‘I Want to Live’ examines the death penalty through music
February 21, 2012
When independent singer, songwriter and actress Nellie McKay saw the 1958 film "I Want to Live," about Barbara Graham, the third woman to die in the gas chamber at San Quentin Prison, she felt it would translate well onto the live stage.
"It was an incredibly compelling movie to me and, although it was about something that happened in 1955, the story and its issues are still relevant today," McKay said during a phone call to The Park Record from the Indianapolis Airport. "When you read the description of the movie, it’s about a ‘ woman of ill repute that hangs around seedy bars ‘ and although she was convicted of murder, there was no physical evidence to prove it. All the evidence was circumstantial."
The Park City Performing Arts Foundation will present Nellie McKay in "I Want to Live" at the Eccles Center for the Performing Arts, 1750 Kearns Blvd., on Saturday, Feb. 25, at 7:30 p.m.
After seeing actress Susan Hayward’s Academy Award-winning portrayal of Graham in the film, McKay’s mind began working on the logistics of breaking down the story into a live show.
Since McKay is a musician, she felt the performance should feature live music.
"I felt the music in the film was great anyhow," she said. "While a lot of things made the movie, I thought the music made the film and I wanted to set the tone of the performance with a band."
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As Hayward did more than 50 years ago, McKay wanted Graham to live and breathe again, and to do that, she spent months researching and studying Graham’s life.
"I’ve been working on putting this together for a few years, and read anything I could get my hands on," McKay said about the production that premiered last summer in New York City.
Graham was convicted of murdering Mabel Monohan, a 64-year-old widow, during a failed robbery, and until her execution, proclaimed her innocence.
During the research, McKay found similarities between herself and Graham
"I think she had a lazy streak in her, which was something I related to, but she also had a smart mouth and problems with authority," McKay said. "I also liked that, during her trial, she didn’t display the anxiety that others would have shown in her situation. In every photograph I had seen or statement she wrote, there was a calm, collectiveness about her."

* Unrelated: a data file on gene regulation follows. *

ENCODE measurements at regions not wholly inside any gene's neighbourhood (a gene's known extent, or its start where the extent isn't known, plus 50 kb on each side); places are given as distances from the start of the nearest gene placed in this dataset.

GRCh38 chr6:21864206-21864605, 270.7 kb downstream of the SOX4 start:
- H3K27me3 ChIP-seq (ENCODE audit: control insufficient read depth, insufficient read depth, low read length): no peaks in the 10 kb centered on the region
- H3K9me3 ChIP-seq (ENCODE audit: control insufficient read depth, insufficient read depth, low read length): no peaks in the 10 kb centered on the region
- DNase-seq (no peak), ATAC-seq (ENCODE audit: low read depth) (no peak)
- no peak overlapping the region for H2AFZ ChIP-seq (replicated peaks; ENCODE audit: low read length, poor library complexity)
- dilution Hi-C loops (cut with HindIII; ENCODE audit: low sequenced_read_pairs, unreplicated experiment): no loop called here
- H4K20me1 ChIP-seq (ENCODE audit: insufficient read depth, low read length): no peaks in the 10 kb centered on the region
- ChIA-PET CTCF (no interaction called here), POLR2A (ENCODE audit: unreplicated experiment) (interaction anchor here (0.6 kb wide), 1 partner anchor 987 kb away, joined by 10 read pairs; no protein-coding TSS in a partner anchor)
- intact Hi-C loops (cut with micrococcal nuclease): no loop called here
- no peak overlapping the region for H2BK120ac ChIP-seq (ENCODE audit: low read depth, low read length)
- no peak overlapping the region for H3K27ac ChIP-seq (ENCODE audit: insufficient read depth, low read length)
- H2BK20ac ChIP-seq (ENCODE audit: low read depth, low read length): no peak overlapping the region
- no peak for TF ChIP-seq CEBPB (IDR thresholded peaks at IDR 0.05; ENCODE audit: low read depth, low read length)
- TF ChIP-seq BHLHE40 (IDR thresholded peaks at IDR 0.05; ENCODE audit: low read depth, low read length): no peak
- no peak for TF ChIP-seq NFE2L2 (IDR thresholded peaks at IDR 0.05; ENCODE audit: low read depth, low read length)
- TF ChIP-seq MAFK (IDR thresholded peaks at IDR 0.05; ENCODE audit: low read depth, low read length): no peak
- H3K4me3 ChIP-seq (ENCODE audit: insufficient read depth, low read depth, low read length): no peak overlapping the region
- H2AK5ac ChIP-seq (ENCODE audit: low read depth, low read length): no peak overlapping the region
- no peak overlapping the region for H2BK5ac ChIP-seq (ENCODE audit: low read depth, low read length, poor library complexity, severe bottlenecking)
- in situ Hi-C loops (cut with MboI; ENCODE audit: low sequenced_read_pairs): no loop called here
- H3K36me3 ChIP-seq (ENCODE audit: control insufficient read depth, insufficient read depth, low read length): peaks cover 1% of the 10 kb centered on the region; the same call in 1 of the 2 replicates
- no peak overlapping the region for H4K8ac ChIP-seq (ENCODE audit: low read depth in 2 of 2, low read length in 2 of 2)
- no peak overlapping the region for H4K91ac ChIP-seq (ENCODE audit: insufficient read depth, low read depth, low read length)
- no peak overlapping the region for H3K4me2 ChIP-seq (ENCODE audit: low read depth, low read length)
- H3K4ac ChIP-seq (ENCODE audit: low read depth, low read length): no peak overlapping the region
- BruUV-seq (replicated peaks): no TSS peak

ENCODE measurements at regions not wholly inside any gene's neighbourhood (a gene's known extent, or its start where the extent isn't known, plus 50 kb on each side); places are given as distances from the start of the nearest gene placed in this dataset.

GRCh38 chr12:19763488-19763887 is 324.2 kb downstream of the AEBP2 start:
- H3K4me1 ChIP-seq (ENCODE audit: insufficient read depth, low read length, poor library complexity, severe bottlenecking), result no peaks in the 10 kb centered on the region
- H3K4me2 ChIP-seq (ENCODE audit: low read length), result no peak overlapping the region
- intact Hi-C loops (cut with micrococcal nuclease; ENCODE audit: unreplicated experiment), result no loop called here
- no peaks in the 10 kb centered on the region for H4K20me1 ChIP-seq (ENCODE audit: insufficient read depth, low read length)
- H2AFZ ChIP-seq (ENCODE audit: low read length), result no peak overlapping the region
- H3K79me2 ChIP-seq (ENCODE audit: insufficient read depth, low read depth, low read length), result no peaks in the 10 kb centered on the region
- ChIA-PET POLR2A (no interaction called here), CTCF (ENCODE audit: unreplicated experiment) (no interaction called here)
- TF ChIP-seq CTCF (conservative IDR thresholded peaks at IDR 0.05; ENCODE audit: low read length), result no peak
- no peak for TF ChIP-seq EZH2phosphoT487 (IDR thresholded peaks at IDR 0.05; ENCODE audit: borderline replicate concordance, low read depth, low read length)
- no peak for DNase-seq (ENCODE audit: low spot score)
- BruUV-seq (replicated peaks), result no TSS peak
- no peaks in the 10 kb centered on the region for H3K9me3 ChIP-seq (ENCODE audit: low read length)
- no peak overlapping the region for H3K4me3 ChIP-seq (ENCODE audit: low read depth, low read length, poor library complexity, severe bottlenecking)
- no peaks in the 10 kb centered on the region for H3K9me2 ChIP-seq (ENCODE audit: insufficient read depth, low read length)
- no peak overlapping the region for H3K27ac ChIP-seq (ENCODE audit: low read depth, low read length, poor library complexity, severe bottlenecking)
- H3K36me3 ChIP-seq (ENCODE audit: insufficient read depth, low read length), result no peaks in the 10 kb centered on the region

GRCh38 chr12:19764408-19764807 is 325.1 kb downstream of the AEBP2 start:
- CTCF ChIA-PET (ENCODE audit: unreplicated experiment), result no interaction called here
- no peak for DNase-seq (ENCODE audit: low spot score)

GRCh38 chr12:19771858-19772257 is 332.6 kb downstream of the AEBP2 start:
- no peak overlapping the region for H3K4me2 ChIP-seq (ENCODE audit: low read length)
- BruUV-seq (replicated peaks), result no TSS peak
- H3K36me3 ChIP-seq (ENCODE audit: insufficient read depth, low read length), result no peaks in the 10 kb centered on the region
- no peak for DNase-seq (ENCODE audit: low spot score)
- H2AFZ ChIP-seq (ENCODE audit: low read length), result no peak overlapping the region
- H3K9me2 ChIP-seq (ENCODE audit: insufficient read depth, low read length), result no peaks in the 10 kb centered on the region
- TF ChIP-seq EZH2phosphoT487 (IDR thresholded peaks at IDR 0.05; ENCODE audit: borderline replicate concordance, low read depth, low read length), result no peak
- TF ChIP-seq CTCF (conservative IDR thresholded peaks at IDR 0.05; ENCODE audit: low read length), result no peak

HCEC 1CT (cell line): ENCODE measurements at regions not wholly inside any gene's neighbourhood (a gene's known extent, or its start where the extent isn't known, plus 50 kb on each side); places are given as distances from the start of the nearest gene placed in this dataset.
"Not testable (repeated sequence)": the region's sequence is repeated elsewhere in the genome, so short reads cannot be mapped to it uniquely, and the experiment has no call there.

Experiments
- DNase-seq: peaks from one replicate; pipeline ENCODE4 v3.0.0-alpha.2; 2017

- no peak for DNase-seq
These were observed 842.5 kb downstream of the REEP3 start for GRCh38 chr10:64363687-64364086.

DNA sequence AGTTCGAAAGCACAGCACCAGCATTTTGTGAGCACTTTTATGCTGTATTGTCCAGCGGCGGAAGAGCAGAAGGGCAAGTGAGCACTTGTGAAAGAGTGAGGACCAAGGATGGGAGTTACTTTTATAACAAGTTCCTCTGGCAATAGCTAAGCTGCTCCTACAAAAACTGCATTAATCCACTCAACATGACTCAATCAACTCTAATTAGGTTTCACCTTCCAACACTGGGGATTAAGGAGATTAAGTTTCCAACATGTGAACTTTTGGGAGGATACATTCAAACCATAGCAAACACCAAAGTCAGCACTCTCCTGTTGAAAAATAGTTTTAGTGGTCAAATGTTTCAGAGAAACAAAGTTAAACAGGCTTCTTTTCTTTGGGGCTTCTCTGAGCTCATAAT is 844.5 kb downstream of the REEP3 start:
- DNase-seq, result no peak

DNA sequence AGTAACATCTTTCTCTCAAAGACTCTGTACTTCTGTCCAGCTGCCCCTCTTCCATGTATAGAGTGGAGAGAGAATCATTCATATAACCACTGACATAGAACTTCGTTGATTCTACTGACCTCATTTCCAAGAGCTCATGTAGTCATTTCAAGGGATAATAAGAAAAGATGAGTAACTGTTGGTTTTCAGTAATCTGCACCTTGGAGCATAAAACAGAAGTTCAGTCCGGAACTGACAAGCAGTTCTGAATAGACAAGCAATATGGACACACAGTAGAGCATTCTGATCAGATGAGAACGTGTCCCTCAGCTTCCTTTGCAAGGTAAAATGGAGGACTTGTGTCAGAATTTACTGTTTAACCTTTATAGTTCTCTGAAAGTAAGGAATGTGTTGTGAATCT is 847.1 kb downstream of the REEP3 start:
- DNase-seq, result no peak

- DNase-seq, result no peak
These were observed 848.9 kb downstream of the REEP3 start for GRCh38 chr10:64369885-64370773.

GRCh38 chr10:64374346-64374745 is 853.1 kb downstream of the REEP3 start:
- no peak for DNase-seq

"I Want to Live" also reflects McKay’s anti-death penalty philosophy, but she wanted to present it to audiences in a palatable way.
"We needed to keep the political nuances and dark elements in, but gave them a light-hearted touch, because if you can just get people to think about an issue, that’s an accomplishment in itself," McKay said. "In this day and age, we are constantly bombarded with ideas and messages, and some people just close their minds off. So, if this performance gets one person to think about society and the death penalty, then that’s wonderful, because when someone thinks long and deep about something, they will eventually take action."
The production also helped McKay see the world through Graham’s eyes.
"Telling a person’s story with humor and music is probably one of the best ways to be political," she said. "I feel like it’s not my butt on stage, but hers and I try to honor her and that puts pressure on me in a good way to try to do her justice. The show is about her and everything that represents even those people who are on the fringes of society who are neglected and don’t fit in."
At an early age, McKay found the power of music and acting.
"I found it was a great way to get attention," she said. "With this show, we tried to keep things thought-provoking, and true to her spirit."
The Park City Performing Arts Foundation will present Nellie McKay in "I Want to Live" at the Eccles Center for the Performing Arts, 1750 Kearns Blvd., on Saturday, Feb. 25, at 7:30 p.m. Tickets area $18 to $65 and available by visiting http://www.ecclescenter.org.